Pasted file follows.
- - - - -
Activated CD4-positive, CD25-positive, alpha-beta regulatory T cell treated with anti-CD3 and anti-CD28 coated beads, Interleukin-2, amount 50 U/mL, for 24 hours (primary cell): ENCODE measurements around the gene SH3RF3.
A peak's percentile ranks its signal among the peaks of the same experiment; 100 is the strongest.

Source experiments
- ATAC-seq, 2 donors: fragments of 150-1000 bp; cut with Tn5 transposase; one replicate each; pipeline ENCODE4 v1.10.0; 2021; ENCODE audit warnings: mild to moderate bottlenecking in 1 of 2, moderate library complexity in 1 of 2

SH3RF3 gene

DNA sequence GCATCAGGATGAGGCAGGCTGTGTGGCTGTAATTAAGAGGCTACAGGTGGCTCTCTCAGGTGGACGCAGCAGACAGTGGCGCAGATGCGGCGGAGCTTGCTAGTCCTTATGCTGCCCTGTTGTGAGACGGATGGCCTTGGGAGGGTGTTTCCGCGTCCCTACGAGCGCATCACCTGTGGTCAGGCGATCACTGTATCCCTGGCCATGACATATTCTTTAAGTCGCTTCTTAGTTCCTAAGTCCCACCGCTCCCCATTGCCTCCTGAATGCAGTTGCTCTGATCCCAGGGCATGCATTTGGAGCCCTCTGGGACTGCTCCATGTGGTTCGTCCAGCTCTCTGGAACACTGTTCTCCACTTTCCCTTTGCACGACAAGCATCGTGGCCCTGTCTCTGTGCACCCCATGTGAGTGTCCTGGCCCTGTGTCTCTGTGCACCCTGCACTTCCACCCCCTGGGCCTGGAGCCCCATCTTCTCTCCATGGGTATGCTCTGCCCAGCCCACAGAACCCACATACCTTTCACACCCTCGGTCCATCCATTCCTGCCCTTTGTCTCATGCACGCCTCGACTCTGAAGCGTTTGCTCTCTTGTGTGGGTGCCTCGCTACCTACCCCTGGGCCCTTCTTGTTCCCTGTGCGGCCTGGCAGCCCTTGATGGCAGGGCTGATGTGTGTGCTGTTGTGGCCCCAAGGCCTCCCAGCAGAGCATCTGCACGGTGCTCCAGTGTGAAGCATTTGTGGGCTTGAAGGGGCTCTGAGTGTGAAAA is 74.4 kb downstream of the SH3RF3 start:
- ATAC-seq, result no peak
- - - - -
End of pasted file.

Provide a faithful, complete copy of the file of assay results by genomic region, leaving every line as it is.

Activated CD4-positive, CD25-positive, alpha-beta regulatory T cell treated with anti-CD3 and anti-CD28 coated beads, Interleukin-2, amount 50 U/mL, for 24 hours (primary cell): ENCODE measurements around the gene SH3RF3.
A peak's percentile ranks its signal among the peaks of the same experiment; 100 is the strongest.

Source experiments
- ATAC-seq, 2 donors: fragments of 150-1000 bp; cut with Tn5 transposase; one replicate each; pipeline ENCODE4 v1.10.0; 2021; ENCODE audit warnings: mild to moderate bottlenecking in 1 of 2, moderate library complexity in 1 of 2

SH3RF3 gene

DNA sequence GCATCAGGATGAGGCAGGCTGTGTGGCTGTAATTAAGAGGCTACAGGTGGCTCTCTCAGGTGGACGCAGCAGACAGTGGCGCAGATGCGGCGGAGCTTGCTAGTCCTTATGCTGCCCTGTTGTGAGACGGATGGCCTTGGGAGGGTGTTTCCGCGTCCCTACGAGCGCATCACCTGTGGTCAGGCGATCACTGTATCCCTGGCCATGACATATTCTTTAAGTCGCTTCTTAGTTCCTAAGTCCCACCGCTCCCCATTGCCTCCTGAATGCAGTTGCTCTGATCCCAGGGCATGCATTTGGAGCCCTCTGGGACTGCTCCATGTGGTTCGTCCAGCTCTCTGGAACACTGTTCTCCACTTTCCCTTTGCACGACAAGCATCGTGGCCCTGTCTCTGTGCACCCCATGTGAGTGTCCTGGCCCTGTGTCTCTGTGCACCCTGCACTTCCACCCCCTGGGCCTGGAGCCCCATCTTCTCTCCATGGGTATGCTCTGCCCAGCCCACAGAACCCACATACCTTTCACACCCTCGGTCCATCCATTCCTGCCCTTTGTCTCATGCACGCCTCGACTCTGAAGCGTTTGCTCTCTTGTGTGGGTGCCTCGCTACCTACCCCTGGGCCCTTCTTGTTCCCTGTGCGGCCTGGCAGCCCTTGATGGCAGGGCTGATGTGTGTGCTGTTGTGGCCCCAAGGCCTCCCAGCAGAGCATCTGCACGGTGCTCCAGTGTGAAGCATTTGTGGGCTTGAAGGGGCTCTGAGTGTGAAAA is 74.4 kb downstream of the SH3RF3 start:
- ATAC-seq, result no peak